We have all heard about the neutered labrador which is still an avid fence jumper. When people are around and watching, no jumping happens. Indeed, with positive
reinforcement labrador training at hand, goals can be reached with the most care-free lab. But the instant the family is away, the dog makes short work of the main fence, much less the four-foot chain link fence. While there are a thousand and one ways to attack the problem if we can see the dog, what is to be done in the case of time spent away from home, i.e. the dog is left to itself?

The first solution many people think of is invisible fencing. Still another option is electric fencing, or hot fencing, the Petsafe brand among those said to be the least expensive.

Note that among the top errors that can be made in installing an electric fence is poor earth grounding. Many people still fall for the mistaken notion that you can save on time and effort with regard to adequate earth grounding. But the most sensible thing to do is still to install several ground rods - at least three that are 6 to 8 feet long, galvanized, and attached with good ground clamps. The electricity must complete a full circle back to the charger through the ground. Poor grounding gives weak shocks.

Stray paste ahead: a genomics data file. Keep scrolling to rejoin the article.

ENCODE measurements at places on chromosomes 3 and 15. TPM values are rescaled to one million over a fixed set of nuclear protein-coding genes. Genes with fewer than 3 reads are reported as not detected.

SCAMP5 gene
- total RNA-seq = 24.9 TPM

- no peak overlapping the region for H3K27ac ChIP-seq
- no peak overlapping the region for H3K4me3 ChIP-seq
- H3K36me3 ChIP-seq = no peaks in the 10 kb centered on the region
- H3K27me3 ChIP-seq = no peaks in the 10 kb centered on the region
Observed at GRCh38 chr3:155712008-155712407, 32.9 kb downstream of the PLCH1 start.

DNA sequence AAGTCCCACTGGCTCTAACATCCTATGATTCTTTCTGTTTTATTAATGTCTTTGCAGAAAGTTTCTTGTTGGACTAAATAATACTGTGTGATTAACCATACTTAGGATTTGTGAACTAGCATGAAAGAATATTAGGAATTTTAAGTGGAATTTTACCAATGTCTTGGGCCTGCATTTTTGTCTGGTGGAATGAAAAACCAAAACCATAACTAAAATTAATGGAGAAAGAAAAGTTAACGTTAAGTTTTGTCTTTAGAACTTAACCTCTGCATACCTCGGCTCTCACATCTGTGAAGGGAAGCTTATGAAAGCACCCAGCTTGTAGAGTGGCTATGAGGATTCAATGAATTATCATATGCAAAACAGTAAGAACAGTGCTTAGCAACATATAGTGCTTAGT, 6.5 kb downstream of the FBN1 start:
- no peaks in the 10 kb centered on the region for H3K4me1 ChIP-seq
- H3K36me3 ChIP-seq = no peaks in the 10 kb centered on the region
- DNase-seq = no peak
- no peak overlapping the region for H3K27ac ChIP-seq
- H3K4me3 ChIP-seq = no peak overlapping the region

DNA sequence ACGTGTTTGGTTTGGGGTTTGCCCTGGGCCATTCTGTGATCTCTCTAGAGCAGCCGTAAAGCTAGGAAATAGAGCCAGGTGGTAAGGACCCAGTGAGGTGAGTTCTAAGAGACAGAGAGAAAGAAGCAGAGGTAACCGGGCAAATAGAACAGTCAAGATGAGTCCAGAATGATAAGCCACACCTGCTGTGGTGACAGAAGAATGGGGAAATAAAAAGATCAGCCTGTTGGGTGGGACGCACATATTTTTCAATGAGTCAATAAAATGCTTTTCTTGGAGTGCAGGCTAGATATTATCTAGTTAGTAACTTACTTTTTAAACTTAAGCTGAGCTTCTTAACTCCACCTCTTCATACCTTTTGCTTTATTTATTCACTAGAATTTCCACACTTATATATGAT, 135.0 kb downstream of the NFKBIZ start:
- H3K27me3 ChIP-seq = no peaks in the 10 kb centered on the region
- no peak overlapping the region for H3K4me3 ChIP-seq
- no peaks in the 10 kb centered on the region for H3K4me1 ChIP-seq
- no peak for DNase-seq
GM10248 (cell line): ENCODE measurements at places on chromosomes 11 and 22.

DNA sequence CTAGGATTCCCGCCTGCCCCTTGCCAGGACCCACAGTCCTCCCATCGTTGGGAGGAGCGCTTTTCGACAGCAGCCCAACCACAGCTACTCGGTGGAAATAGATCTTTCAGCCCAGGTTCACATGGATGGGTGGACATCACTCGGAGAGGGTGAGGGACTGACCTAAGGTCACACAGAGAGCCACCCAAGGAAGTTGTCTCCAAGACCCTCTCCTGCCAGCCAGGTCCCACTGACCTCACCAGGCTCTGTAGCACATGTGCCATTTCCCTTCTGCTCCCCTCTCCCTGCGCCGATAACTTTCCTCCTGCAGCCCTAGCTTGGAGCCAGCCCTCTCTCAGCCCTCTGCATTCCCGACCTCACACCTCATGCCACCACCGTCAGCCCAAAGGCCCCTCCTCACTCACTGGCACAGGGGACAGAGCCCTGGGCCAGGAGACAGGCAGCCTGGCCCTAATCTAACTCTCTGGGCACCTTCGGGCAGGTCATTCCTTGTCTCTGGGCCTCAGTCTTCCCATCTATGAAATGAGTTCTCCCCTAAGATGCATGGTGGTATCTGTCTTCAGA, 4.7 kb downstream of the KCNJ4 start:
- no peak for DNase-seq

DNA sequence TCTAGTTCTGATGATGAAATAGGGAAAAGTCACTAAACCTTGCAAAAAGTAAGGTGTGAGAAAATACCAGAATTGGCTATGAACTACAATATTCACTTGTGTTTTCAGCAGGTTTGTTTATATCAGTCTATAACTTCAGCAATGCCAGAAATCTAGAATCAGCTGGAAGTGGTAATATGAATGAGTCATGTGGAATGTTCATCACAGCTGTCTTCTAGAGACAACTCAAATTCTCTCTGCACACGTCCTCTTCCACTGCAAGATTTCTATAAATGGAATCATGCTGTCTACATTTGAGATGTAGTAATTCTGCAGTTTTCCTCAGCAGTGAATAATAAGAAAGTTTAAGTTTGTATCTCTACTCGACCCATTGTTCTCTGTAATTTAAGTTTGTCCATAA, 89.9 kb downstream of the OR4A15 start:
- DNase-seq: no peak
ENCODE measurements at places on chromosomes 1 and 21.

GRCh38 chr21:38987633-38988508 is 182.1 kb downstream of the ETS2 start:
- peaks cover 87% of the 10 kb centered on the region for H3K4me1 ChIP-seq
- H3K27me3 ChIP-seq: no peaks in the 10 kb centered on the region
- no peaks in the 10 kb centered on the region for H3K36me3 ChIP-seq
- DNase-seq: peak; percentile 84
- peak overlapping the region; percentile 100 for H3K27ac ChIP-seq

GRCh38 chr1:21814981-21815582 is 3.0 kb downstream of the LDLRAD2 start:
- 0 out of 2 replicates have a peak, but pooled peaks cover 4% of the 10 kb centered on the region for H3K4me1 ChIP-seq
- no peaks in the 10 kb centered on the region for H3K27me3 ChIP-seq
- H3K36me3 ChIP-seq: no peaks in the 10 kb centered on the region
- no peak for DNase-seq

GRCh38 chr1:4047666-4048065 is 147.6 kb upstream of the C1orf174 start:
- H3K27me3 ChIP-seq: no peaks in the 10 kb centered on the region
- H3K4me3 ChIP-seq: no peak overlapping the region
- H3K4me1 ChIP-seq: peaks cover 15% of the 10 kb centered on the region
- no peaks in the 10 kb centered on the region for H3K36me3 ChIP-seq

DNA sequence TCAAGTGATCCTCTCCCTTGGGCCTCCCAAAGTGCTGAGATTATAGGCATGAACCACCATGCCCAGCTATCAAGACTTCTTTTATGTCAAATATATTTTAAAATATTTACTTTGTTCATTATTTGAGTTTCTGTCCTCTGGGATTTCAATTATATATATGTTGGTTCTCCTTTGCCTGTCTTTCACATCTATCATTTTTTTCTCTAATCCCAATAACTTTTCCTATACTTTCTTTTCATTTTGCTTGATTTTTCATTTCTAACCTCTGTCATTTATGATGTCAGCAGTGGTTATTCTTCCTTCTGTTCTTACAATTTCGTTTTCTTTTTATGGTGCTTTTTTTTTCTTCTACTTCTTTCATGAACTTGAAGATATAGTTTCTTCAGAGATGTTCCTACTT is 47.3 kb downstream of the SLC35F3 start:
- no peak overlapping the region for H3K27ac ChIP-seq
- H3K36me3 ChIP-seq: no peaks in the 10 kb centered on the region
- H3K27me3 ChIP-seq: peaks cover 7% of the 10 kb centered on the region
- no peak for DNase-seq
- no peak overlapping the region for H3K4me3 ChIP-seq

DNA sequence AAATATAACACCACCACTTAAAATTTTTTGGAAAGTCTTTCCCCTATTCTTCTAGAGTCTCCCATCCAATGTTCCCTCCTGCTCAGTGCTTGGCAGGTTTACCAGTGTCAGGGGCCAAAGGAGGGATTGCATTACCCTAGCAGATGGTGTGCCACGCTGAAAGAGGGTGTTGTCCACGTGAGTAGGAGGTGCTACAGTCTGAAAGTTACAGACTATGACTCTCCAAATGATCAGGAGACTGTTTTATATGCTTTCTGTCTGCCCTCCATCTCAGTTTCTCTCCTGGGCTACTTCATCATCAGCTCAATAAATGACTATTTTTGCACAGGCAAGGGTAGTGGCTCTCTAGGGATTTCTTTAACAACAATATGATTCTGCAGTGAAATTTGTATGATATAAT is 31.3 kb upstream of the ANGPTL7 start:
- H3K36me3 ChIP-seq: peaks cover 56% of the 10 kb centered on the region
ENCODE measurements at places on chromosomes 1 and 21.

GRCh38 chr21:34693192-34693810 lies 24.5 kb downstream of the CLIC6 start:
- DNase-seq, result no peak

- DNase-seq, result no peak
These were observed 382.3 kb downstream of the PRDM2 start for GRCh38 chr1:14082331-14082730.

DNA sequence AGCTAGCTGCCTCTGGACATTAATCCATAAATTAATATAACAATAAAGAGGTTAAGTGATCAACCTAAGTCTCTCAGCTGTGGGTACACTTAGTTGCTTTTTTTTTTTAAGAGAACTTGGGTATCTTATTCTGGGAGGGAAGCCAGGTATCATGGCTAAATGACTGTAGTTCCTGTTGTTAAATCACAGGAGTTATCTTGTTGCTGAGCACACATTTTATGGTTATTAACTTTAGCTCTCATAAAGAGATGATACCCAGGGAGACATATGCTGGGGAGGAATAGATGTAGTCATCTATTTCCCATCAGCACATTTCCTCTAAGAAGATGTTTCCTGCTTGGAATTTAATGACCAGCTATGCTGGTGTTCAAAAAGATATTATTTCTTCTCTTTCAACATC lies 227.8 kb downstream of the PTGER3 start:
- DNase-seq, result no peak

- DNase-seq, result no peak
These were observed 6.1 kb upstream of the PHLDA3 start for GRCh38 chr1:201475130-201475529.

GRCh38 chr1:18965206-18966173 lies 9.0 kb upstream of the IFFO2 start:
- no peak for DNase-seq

Another interesting, albeit somewhat pricey option is the coyote roller. This non-electric, zero maintenance device is effective at keeping your four-footed pets in as well as keeping coyotes out. The roller is made of specially designed UV resistant polymeric materials, aluminum tubing, and stainless steel components. The leading company that sells rollers swears by a statistical study that rollers not only reduce coyote attempts to intrude, but actually result to the dog's giving up intentions to enter the property at all.

If you are ready to settle for a chain link fence, factor in the level of snowfall in your area. A dog definitely may be able to walk over the fence in case the depth of snow reaches four or five feet. Besides, there is no way to predict just how good a jumper is your next dogPsychology Articles, unless it gets labrador training.

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